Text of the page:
I know this photo is soft. I tried to re-post a sharper image but was not successful. I will put the sharper image as workshop.
I was walking along the beach towards St Michaels Mount when I spotted some boats being wheeled across the tidal flat late in the afternoon (serendipity). It turned out that these boats were from a local rowing club: Mount’s Bay Pilot Gig Club. The boats, Cornish Pilot Gigs, were used originally to transport pilots out to incoming ships. Today, Gigs are used only for recreational rowing and racing. The Gigs that are used for racing are 32ft long clinker constructions made from Cornish Elm. Training Gigs however are plastic replicas of these. The Gigs shown in the image are the training boats. http://mountsbaygigclub.org/
"St Michael’s mount is a landmark that lies on one of Britain's most prominent ley lines. An ancient stone chair stands at the entrance to the castle – that according to legend, a vision of the Archangel St Michael appeared to some fishermen in the year 495. A place drenched in spiritual energy and religious roots, St Michael's Mount has been an important pilgrimage destination throughout the ages."
"Legend says that a mythical giant named Cormoran once lived on the Mount, and he used to wade ashore and steal cows and sheep from the villagers to feed his gargantuan appetite.
One night, a local boy called Jack rowed out to the island and dug a deep pit while the giant was asleep. As the sun rose, Jack blew a horn to wake the angry giant who staggered down from the summit and – blinded by the sunlight – fell into the pit and died."
"It has been ‘discovered’ that the large rock in front of the current castle, to the west of the Mount is the node point (or meeting point) of four very powerful ley (or energy) lines. These are the St Michael, St Mary, Apollo and Athene lines. Where four major ley lines meet it known as a ‘portal’ where the dimensions of reality become vaguer and crossover into different realities are enabled. This would explain the many visions of great saints and even Jesus that have been reported over the years and still happy to this day. But whatever one’s beliefs are most people feel the Mount is definitely ‘special’, even if they can’t quite work out why!"
"Ley lines /leɪ laɪns/ are supposed alignments of a number of places of geographical and historical interest, such as ancient monuments and megaliths, natural ridge-tops and water-fords. The phrase was coined in 1921 by the amateur archaeologist Alfred Watkins, in his books Early British Trackways and The Old Straight Track. He sought to identify ancient trackways in the British landscape. Watkins later developed theories that these alignments were created for ease of overland trekking by line-of-sight navigation during neolithic times, and had persisted in the landscape over millennia.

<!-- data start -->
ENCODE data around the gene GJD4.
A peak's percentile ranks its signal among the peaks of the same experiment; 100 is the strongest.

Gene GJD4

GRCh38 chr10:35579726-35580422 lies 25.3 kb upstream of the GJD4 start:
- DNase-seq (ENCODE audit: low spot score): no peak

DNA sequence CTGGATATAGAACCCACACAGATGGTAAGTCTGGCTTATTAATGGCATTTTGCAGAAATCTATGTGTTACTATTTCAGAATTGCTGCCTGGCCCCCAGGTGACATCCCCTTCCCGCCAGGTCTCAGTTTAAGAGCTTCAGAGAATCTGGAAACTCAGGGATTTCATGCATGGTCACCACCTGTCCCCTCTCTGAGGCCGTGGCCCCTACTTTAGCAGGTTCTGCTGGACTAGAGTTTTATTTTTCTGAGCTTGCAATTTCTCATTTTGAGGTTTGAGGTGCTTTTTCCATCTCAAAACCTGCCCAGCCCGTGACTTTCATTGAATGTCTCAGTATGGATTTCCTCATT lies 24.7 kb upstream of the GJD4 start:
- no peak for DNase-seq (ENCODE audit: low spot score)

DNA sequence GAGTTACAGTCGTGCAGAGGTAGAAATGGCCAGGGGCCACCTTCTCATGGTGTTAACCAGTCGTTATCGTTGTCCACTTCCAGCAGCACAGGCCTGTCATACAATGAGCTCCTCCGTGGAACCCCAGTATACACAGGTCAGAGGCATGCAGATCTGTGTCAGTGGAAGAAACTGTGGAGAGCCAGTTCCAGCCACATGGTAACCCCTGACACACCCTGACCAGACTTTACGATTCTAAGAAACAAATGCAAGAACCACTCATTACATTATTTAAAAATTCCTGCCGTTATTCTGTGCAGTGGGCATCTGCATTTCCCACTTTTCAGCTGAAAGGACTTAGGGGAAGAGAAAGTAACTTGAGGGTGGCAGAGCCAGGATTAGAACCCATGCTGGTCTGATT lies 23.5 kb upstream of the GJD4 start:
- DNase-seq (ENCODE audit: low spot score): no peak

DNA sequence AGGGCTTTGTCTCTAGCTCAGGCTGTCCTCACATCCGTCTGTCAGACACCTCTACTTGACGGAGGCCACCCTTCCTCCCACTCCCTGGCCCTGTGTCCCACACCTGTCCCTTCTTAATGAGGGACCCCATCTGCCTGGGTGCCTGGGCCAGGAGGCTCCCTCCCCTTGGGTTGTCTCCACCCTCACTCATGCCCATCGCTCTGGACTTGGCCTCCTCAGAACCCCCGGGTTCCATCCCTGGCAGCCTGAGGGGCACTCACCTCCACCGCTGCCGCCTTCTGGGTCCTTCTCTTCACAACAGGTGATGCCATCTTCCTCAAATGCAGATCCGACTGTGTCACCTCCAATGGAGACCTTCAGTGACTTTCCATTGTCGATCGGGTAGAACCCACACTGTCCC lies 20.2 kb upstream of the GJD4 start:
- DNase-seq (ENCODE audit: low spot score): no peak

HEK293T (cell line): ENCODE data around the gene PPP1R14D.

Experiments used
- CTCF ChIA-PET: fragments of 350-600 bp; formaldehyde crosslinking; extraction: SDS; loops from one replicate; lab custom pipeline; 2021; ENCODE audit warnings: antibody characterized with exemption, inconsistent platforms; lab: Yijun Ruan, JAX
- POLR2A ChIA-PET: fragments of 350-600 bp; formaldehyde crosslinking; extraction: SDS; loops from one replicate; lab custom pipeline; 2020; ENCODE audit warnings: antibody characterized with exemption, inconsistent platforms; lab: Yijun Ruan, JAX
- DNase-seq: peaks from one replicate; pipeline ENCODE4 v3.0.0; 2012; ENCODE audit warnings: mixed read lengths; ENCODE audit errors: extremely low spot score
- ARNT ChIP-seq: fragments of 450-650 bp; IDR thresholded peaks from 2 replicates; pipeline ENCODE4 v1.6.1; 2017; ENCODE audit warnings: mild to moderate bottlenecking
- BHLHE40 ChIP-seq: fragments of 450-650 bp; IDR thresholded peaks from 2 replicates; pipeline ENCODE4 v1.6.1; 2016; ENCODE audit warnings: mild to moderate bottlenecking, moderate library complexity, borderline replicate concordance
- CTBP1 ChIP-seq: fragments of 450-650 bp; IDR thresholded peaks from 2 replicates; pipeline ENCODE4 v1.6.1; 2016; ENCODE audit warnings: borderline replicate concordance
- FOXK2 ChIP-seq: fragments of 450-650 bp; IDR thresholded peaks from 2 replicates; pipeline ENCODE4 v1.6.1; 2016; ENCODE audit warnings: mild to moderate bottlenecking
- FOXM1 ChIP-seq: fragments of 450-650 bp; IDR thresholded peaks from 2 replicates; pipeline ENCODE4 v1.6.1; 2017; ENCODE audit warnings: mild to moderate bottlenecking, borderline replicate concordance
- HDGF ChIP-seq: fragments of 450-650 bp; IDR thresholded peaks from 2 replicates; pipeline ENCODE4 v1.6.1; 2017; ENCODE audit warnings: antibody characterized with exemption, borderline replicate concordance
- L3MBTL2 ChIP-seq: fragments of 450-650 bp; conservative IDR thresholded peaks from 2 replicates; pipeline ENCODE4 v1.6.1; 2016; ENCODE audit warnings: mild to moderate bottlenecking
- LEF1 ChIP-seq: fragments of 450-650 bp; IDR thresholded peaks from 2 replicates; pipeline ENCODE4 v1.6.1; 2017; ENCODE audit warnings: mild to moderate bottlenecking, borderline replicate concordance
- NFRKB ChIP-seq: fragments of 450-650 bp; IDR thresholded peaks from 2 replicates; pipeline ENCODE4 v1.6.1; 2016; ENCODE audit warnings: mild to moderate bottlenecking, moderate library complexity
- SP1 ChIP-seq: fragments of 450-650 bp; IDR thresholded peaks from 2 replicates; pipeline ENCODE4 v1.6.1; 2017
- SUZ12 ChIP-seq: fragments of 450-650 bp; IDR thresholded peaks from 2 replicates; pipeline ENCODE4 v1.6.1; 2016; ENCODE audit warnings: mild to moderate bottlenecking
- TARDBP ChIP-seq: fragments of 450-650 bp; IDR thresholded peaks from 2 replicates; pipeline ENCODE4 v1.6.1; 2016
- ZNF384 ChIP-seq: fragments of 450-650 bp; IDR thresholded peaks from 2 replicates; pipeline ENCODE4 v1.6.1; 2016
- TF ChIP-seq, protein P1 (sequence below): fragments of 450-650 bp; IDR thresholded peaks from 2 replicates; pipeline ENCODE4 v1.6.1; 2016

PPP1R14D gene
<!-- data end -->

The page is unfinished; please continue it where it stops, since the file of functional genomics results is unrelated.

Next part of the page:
In 1969 the writer John Michell revived the term "ley lines", associating it with spiritual and mystical theories about alignments of land forms, drawing on the Chinese concept of feng shui. He believed that a mystical network of ley lines existed across Britain.
Since the publication of Michell's book, the spiritualised version of the concept has been adopted by other authors and applied to landscapes in many places around the world. Both versions of the theory have been criticised on the grounds that a random distribution of a sufficient number of points will inevitably create "alignments"."
"In Iceland the most renowned location for ley lines is Snæfellsjökull, that has for a long time been believed to hold mystical powers. The glacier has been a never-ending source of inspiration for poets and artists from around the world. Indeed, more than a few people say they feel a powerful influence from the glacier and consider it to be one of the world’s seven most potent energy sources. The glacier is a supposed meeting point of ley lines, lines on both sides of Hellnar connect with the pyramids in Egypt and in Machu Picchu."
A bit extra for those who have read this far:
For those who have previously viewed my B&W image "The last Icelandic Sorcerer" (and for those who have not yet)take a look at the clouds in the sky above the abandoned house. What you see there I will leave to your imagination.
The Last Icelandic Sorcerer
Click for: The Last Icelandic Sorceror
Critiques | Translate
rigoletto (34255) 2013-11-16 2:49
hi trevor. a different photo of mont st. michel. good light and reflections.
dta (66620) 2013-11-16 3:05
Hello Trevor ,
An excellent view of the famous cornish St Michael's Mount , with the two giggs in the FG .
npecanhuk (65530) 2013-11-16 5:07
Attractive and pleasant-looking picture with special regards to the exposure, colors, chosen pov and composition!
TFS - congrats,
PaulVDV (22141) 2013-11-16 11:04
A very beautiful presentation of the other St. Michael's Mount (the one in Brittany is a little better known here).
I like the view with the boats in the foreground and the composition with their diagonal lines while the lines of the waves run in the opposite direction.
Best regards, Paul
chawax (19392) 2013-11-16 14:07
The sharpness is not perfect on this one, but I love the light and I find the POV is excellent, with the boats in the foreground that add depth and the mount in the background.
siudzi (33609) 2013-11-17 5:02
Like this scene a lot! Both foreground and background have been managed well to make the view attractive and interesting. The place looks very unique and beautiful and you presented it well. TFS!
- Copyright: Trevor Moffiet (trevormoffiet) (3112)
- Genre: Places
- Medium: Color
- Date Taken: 2013-06-03
- Categories: Daily Life, Transportation, Architecture, Ruins, Decisive Moment
- Camera: Olympus OMD EM5, Olympus M Zuiko 12-50mm 1:3.5-6.3
- Details: Tripod: Yes
- Photo Version: Original Version, Workshop
- Travelogue: United Kingdom
- Theme(s): Harbours, Rivers, beaches and estuaries [view contributor(s)]
- Date Submitted: 2013-11-16 2:47